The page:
Jun 10, 2022 - Business

Bedrock seeks big tax break at Hudson's site

Rendering of downtown Detroit's Hudson's site development.

Hudson's site rendering. Courtesy: Bedrock

Bedrock, the developer for the Hudson's site, is seeking a $60 million tax break as the megaproject's cost has now increased to $1.4 billion.

Why it matters: The redevelopment on Woodward Avenue is supposed to transform the downtown skyline with a 685-foot tower.

  • The tax break would eat into any increased revenue the city would get as a result of the project.

Driving the news: Representatives with Bedrock discussed the deal yesterday with a City Council committee, which then voted to send the proposal to the full Council for a vote, possibly next week.

Flashback: The site was home to the iconic Hudson's department store, which closed in 1983. The building sat vacant until its 1998 implosion.

  • Bedrock, which is owned by businessman Dan Gilbert, began the redevelopment in late 2017. It will include offices, a hotel, about 100 condos and underground parking..

Yes, but: The project is two years behind schedule and is now expected to be finished in 2024.

  • And in 2018, the state approved $618 million in tax breaks over 30 years at the Hudson's site and three other of Gilbert's downtown projects.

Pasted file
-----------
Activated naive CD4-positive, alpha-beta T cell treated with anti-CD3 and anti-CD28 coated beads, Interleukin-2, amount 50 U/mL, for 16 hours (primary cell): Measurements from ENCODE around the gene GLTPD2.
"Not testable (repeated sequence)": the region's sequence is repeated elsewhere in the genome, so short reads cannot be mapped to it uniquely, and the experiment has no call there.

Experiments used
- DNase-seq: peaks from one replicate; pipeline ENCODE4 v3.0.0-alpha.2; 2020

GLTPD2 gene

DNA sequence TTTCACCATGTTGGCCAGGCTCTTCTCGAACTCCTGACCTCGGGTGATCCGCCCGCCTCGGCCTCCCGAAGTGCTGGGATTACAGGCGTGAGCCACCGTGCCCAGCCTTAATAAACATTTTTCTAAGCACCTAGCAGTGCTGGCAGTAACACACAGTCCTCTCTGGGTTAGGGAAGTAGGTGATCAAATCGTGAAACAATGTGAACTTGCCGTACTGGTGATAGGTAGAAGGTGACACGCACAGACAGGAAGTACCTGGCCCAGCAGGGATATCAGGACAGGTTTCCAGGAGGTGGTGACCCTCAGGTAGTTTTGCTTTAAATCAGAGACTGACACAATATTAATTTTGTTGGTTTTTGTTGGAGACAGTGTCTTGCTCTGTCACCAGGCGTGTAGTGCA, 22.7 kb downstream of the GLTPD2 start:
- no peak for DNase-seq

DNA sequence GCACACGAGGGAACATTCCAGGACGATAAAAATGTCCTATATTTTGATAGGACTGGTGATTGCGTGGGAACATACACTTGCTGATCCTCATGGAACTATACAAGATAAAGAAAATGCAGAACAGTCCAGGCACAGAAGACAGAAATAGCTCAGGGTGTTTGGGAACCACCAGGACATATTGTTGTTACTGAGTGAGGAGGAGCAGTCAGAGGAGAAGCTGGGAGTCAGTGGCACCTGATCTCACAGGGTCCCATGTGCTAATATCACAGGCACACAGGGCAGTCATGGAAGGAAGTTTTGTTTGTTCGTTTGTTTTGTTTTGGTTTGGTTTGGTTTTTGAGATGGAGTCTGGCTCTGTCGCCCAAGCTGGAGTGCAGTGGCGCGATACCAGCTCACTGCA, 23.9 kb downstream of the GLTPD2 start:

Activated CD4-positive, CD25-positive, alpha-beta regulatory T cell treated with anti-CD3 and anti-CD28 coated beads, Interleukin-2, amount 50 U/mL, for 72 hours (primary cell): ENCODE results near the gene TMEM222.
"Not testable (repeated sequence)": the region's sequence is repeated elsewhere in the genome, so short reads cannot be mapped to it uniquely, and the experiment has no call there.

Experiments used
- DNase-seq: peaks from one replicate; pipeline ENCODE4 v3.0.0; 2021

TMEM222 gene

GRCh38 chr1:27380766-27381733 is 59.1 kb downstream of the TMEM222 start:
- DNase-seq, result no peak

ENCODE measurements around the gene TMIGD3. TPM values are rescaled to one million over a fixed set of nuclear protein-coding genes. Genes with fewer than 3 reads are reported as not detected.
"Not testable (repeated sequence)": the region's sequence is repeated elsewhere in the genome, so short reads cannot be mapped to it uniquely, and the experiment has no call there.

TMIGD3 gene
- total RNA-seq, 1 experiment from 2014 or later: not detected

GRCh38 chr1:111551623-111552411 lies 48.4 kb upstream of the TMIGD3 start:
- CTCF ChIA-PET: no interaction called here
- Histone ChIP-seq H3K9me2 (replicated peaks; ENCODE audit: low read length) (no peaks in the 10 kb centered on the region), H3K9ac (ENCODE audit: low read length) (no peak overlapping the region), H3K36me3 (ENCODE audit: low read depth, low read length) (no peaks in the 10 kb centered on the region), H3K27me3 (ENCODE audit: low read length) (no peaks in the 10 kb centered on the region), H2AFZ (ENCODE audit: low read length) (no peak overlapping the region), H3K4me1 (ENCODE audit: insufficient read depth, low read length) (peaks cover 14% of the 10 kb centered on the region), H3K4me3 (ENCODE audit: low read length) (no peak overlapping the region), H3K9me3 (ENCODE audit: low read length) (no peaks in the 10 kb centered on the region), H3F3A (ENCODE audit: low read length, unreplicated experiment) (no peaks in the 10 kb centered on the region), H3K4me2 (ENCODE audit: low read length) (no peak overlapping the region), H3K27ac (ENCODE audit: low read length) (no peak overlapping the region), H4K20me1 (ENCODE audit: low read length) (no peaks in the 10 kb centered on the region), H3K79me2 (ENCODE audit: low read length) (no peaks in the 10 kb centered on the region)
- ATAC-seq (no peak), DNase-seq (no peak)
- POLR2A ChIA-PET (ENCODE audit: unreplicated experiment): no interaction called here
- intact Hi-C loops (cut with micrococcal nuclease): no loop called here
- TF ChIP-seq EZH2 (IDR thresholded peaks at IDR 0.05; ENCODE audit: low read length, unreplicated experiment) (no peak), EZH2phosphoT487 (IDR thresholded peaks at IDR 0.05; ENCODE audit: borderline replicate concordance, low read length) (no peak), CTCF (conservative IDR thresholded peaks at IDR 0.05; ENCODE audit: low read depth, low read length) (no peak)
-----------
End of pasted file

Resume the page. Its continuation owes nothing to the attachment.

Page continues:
The bottom line: The local property tax break would last 10 years and apply to the commercial elements of the project.

  • The total value to Bedrock would be $60.3 million, which includes $31 million in reduced city taxes and $12 million in taxes that would otherwise go to Detroit public schools.

The other side: A City Council analysis says the city, school system and other local governments affected by the tax break will come out ahead by a combined $89 million in new tax revenue and fees if the proposal is approved.

  • The city can revoke the tax abatement if the project does not proceed in good faith.
  • The tax break is not tied to construction cost increases, a Bedrock spokesman tells Axios.

What they're saying: Council Member James Tate questioned how the project would affect downtown parking, which he described as "horrifically challenging" and expensive.

  • An upcoming announcement about Gilbert's Monroe Blocks project will address downtown parking, Jared Fleisher, of Rocket Central, responded.
  • When reached by Axios Detroit, the mayor's office declined to comment.

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